With regard to dress, there is no special garb peculiar to the orator, but his dress comes more under the public eye than that of other men. It should, therefore, be distinguished as manly, as, indeed, it ought to be with all men of position. For excessive care with regard to the cut of the toga, the style of the shoes, or the arrangement of the hair, is just as reprehensible as excessive carelessness. There are also details of dress which are altered to some extent by successive changes in fashion. The ancients, for example, wore no folds, and their successors wore them very short. Consequently it follows that in view of the fact that their arms were, like those of the Greeks, covered by the garment, they must have employed a different form of gesture in the exordium from that which is now in use. (tr. Harold Edgeworth Butler)
Neque ea solum quae talibus disciplinis continentur, sed magis etiam, quae sunt tradita antiquitus dicta ac facta praeclare, et nosse et animo semper agitare conveniet. quae profecto nusquam plura maioraque quam in nostrae civitatis monumentis reperientur. an fortitudinem, iustitiam, fidem, continentiam, frugalitatem, contemptum doloris ac mortis melius alii docebunt quam Fabricii, Curii, Reguli, Decii, Mucii aliique innumerabiles? quantum enim Graeci praeceptis valent, tantum Romani, quod est maius, exemplis.
(Quintilian, Inst. Or. 12.2.29-30)
But it is desirable that we should not restrict our study to the precepts of philosophy alone. It is still more important that we should know and ponder continually all the noblest sayings and deeds that have been handed down to us from ancient times. And assuredly we shall nowhere find a larger or more remarkable store of these than in the records of our own country. Who will teach courage, justice, loyalty, self-control, simplicity, and contempt of grief and pain better than men like Fabricius, Curius, Regulus, Decius, Mucius and countless others? For if the Greeks bear away the palm for moral precepts, Rome can produce more striking examples of moral performance, which is a far greater thing. (tr. Harold Edgewort Butler)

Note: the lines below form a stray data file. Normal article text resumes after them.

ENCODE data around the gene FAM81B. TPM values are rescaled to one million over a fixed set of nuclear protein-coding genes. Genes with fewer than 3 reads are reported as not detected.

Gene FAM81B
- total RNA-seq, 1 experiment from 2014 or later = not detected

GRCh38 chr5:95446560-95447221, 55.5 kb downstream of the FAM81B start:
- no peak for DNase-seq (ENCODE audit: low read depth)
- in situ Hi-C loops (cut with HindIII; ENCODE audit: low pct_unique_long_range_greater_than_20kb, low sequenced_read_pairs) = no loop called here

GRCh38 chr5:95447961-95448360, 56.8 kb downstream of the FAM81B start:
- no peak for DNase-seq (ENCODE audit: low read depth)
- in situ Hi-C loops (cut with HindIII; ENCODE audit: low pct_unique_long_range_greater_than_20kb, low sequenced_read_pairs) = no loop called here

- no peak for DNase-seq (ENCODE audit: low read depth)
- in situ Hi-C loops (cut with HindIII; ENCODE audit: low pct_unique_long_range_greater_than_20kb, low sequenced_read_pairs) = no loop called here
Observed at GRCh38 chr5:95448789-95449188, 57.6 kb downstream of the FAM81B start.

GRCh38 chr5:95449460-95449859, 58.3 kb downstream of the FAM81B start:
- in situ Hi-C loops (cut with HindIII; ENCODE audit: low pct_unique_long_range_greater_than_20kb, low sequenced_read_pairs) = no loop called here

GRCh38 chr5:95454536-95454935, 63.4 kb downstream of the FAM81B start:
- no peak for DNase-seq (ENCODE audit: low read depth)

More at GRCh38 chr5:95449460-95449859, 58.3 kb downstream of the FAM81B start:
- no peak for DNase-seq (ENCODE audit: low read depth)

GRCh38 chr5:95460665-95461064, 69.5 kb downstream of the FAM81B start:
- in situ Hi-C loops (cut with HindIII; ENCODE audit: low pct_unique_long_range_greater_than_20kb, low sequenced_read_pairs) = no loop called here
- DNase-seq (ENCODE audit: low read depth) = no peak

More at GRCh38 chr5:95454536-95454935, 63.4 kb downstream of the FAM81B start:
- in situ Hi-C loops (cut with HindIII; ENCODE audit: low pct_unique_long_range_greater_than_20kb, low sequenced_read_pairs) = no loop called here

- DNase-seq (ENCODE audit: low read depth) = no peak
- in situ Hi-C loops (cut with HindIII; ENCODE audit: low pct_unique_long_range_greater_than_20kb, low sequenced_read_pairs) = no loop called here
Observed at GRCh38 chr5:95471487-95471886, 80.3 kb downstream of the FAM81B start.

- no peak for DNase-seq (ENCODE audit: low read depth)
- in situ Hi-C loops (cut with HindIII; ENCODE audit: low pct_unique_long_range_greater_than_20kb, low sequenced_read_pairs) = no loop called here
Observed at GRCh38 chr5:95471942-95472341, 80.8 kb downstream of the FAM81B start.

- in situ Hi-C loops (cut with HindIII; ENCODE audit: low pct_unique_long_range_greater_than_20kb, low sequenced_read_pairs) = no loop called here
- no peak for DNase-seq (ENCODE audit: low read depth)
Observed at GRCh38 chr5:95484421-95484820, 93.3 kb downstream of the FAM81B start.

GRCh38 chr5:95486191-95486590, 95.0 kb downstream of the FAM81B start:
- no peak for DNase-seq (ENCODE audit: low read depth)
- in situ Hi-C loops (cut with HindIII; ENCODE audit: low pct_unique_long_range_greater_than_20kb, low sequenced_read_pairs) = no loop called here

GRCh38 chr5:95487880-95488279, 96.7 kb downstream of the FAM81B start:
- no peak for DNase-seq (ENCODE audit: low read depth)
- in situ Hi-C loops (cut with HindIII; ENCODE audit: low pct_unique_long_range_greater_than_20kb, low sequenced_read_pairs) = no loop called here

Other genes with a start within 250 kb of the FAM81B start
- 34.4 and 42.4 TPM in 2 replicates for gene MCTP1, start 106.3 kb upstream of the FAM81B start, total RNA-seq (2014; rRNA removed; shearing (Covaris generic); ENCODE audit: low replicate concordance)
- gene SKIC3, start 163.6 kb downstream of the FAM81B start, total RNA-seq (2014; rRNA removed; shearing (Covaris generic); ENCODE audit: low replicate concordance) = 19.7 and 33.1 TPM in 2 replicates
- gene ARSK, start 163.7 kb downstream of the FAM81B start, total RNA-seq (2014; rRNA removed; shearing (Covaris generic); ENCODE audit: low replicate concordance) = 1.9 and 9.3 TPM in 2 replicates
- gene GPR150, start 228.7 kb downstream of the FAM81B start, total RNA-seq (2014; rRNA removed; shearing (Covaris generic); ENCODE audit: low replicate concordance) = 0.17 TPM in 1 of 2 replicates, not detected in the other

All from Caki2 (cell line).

Ante omnia futurus orator, cui in maxima celebritate et in media rei publicae luce vivendum est, adsuescat iam a tenero non reformidare homines neque illa solitaria et velut umbratica vita pallescere. excitanda mens et attollenda semper est, quae in eius modi secretis aut languescit et quendam velut in opaco situm ducit, aut contra tumescit inani persuasione: necesse est enim nimium tribuat sibi, qui se nemini comparat.
(Quintilian, Inst. Or. 1.2.18)
It is above all things necessary that our future orator, who will have to live in the utmost publicity and in the broad daylight of public life, should become accustomed from his childhood to move in society without fear and habituated to a life far removed from that of the pale student, the solitary and recluse. His mind requires constant stimulus and excitement, whereas retirement such as has just been mentioned induces languor and the mind becomes mildewed like things that are left in the dark, or else flies to the opposite extreme and becomes puffed up with empty conceit; for he who has no standard of comparison by which to judge his own powers will necessarily rate them too high. (tr. H.E. Butler)